Major Roofing Accident in U. City Leaves Veteran Badly Burned

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PHOTO VIA GOFUNDME
Saturday, August 6 was just like any other work day when Daniel "Danny" Madden and his son, Aaron, reported to work for a commercial roofing job in the 9700 block of University City. But what started as an ordinary job for the roofers turned into a nightmare that has left Madden with burns on 65 percent of his body — and prompted his wife, Patricia King, to implore the community for help. 

As his wife explains on the family's GoFundMe page, it all started toward the end of the work day, when King was working the asphalt kettle and his son was mopping tar onto the roof. When his son's arms started to cramp, he traded jobs with him. Once he was done, he intended to throw the tar-soaked mop head to the ground as usual — but the tar stuck to his glove, causing him to fall off the roof and ultimately fall backward into the 600-degree burning asphalt kettle. 

"It's every roofer's worst nightmare," Madden's son told KSDK in an interview

Madden's son and a friend immediately pulled him out, hosed him down with cold water and called an ambulance, but much damage had already been done: other than his right leg, Madden had been totally submerged in the hot tar, leaving 65 percent of his body covered in third degree burns. The two men who pulled him out also have their fair share of burn injuries.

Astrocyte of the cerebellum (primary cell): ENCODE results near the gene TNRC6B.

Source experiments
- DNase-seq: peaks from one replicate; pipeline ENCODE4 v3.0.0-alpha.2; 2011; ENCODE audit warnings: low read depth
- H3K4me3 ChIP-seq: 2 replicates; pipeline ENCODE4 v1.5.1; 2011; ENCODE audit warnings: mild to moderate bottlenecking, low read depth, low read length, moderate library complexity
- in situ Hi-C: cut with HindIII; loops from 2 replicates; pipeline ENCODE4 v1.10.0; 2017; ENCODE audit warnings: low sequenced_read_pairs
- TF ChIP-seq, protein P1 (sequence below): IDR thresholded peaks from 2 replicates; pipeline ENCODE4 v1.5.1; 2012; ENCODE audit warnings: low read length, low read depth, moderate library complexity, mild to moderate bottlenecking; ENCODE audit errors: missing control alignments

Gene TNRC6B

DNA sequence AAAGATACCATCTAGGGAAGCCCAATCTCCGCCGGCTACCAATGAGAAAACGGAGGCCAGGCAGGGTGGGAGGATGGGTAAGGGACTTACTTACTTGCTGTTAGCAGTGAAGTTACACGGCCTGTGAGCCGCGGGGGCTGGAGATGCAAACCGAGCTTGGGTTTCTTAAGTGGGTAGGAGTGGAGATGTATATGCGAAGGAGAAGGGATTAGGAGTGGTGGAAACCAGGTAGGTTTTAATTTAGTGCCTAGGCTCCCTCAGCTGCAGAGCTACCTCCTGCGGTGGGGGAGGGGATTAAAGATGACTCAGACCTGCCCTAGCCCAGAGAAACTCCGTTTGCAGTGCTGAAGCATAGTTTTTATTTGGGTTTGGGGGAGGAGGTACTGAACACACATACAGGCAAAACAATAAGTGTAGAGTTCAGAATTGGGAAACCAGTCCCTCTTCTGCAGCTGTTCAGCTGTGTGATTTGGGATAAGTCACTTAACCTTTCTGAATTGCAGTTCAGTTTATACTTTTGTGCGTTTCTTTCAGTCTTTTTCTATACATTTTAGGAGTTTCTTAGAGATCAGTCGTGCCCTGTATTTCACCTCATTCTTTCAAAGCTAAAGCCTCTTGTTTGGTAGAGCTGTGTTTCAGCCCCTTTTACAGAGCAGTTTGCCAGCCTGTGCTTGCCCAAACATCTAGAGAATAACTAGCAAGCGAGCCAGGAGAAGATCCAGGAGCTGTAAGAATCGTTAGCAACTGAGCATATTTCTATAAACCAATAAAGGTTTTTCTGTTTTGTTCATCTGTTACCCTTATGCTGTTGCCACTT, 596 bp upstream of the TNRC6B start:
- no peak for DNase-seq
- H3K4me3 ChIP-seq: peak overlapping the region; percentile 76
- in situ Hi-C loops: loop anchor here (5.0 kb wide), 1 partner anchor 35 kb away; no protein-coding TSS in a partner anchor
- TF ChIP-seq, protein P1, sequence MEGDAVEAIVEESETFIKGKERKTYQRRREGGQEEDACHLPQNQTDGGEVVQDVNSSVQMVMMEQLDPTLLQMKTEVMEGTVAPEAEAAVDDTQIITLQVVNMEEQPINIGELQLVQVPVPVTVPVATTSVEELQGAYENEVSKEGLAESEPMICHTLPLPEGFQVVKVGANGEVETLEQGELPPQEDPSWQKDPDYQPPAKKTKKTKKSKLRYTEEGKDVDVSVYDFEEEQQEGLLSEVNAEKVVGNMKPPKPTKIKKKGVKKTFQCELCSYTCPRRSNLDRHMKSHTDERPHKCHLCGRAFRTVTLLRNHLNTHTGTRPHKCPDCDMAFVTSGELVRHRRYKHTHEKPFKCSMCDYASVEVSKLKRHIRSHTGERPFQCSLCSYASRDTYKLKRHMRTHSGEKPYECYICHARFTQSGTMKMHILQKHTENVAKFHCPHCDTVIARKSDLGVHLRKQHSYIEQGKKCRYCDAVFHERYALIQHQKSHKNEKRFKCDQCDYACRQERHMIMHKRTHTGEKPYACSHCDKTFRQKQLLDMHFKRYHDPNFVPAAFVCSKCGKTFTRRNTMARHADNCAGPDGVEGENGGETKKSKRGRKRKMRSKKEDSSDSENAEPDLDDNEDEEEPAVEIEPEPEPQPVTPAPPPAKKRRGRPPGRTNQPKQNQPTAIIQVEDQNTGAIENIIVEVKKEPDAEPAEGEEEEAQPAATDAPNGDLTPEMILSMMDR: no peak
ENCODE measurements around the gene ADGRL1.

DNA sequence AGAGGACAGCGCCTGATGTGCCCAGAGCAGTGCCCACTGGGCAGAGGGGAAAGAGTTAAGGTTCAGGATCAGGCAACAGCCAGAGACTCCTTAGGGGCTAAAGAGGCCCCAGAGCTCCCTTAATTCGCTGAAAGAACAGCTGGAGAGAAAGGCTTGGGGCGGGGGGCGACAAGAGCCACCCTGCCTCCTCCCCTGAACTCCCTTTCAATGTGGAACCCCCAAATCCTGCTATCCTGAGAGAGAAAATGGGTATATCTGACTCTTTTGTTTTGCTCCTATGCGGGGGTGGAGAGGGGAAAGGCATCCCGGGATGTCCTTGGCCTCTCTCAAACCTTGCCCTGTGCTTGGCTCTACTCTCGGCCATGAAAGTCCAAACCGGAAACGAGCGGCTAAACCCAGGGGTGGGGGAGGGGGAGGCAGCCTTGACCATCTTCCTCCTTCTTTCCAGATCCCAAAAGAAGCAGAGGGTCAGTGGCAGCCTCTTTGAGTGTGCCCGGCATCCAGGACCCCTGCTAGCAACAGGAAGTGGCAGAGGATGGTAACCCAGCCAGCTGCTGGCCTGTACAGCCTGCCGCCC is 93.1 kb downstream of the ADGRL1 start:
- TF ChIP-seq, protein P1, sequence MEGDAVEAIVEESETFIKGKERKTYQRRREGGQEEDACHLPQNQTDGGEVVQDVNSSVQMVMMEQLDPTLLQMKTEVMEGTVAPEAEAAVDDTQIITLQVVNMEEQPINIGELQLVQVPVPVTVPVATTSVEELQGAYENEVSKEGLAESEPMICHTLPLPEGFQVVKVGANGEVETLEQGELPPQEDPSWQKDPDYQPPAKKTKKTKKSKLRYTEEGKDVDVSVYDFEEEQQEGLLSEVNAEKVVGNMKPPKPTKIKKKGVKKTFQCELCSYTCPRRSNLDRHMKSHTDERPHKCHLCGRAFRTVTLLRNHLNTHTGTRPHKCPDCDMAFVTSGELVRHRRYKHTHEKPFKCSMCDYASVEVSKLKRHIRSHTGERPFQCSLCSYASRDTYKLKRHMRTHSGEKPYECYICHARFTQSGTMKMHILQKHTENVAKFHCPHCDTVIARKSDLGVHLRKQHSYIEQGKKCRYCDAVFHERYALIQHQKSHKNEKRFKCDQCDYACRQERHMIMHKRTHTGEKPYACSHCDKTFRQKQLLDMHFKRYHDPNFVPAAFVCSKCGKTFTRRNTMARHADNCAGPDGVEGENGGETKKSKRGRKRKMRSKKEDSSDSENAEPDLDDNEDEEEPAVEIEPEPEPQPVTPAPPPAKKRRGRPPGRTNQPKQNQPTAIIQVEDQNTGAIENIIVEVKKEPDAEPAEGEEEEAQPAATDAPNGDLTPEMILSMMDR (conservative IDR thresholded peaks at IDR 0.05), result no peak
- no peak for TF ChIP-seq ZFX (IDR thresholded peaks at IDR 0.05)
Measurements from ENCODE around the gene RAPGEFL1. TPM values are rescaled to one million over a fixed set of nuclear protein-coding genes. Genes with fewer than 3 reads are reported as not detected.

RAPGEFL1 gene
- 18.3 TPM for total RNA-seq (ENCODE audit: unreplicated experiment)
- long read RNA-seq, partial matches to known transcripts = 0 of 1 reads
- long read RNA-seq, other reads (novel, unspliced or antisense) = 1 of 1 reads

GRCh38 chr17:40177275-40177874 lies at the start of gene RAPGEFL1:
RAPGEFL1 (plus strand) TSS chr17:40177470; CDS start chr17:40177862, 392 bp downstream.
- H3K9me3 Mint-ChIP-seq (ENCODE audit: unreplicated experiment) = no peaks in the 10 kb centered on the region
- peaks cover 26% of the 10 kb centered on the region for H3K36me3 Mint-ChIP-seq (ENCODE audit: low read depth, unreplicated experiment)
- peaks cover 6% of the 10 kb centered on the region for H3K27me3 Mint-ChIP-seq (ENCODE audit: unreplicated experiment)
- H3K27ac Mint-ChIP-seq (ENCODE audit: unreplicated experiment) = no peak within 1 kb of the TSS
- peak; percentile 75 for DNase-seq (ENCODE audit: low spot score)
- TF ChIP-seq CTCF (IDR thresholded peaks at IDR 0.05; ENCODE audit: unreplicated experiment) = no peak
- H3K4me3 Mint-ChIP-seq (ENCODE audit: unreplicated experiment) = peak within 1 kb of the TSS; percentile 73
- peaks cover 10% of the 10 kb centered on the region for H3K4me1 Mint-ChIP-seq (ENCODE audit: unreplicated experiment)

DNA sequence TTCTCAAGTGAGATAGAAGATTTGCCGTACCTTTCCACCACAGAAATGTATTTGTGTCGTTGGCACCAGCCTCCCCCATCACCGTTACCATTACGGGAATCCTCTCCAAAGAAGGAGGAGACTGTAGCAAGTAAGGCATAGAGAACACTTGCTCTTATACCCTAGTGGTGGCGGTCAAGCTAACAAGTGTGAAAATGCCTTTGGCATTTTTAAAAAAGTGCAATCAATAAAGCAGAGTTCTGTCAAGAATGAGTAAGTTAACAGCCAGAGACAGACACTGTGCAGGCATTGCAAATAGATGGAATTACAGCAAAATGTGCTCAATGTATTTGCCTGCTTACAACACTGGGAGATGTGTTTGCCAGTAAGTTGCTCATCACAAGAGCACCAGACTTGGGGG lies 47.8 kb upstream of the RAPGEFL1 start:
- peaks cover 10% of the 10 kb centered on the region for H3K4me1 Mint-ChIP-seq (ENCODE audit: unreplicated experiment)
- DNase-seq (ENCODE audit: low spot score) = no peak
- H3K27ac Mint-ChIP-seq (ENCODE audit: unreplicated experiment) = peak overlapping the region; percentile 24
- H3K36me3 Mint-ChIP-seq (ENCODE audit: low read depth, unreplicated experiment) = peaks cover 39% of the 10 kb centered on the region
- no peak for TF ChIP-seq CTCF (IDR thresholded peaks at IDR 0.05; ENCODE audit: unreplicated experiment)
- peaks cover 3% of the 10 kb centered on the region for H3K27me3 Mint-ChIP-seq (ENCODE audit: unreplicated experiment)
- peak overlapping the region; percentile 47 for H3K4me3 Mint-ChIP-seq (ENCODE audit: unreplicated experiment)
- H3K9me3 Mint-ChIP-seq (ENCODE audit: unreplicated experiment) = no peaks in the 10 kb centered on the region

A Vietnam veteran, Madden is not receiving VA benefits, and while workers compensation covers some medical bills, it does not cover aftercare. King explains that the road to recovery will be a long one: currently in an induced coma at Mercy Hospital, Madden will be in the hospital for at least three months and has already begun to undergo skin grafts. He also has an injured ankle, punctured lung and now pneumonia in addition to the burns, as KSDK reports. At press time, King also told the RFT that a tracheotomy is planned to take place today. 

What makes matters so horrible, King explains, is that Madden's son was in the exact same burn unit as a three-year-old back in 1979 after burns from a house fire — and now father and son have traded places. She emphasizes that everyone should appreciate everything they have, because it can change in a matter of seconds. 

Despite the grim circumstances, however, King stresses how grateful they all are for the incredible outpouring of support they have received, as well as the care Madden has gotten. 

"If you ever want to see a real-life angel, go to the fifth floor burn unit," she says. 

King set the GoFundMe with a $100,000 goal to cover expenses and promises that any leftover funds will be donated to Shriner's Hospital for pediatric burn patients. So far they've raised less than $10,000.

For more details or to make a donation, visit GoFundMe.com. 


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